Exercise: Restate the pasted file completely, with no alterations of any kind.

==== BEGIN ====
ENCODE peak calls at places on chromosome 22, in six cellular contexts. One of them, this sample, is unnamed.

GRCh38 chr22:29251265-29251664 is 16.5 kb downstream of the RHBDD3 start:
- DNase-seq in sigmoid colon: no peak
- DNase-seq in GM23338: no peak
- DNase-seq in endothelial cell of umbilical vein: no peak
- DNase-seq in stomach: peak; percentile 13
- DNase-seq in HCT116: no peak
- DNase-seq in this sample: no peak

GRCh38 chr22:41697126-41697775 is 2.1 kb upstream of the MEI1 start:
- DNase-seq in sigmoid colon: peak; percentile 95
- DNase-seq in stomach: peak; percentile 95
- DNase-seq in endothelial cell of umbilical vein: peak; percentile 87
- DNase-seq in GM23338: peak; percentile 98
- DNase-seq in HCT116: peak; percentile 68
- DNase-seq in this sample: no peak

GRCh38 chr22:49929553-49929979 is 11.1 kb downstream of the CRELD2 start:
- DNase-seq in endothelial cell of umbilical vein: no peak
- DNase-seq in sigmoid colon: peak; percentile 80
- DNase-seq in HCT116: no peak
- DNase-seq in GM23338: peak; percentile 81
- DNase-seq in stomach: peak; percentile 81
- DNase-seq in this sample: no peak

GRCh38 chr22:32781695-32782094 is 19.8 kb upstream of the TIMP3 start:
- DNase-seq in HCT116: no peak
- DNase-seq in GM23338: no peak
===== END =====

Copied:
ENCODE peak calls at places on chromosome 22, in six cellular contexts. One of them, this sample, is unnamed.

GRCh38 chr22:29251265-29251664 is 16.5 kb downstream of the RHBDD3 start:
- DNase-seq in sigmoid colon: no peak
- DNase-seq in GM23338: no peak
- DNase-seq in endothelial cell of umbilical vein: no peak
- DNase-seq in stomach: peak; percentile 13
- DNase-seq in HCT116: no peak
- DNase-seq in this sample: no peak

GRCh38 chr22:41697126-41697775 is 2.1 kb upstream of the MEI1 start:
- DNase-seq in sigmoid colon: peak; percentile 95
- DNase-seq in stomach: peak; percentile 95
- DNase-seq in endothelial cell of umbilical vein: peak; percentile 87
- DNase-seq in GM23338: peak; percentile 98
- DNase-seq in HCT116: peak; percentile 68
- DNase-seq in this sample: no peak

GRCh38 chr22:49929553-49929979 is 11.1 kb downstream of the CRELD2 start:
- DNase-seq in endothelial cell of umbilical vein: no peak
- DNase-seq in sigmoid colon: peak; percentile 80
- DNase-seq in HCT116: no peak
- DNase-seq in GM23338: peak; percentile 81
- DNase-seq in stomach: peak; percentile 81
- DNase-seq in this sample: no peak

GRCh38 chr22:32781695-32782094 is 19.8 kb upstream of the TIMP3 start:
- DNase-seq in HCT116: no peak
- DNase-seq in GM23338: no peak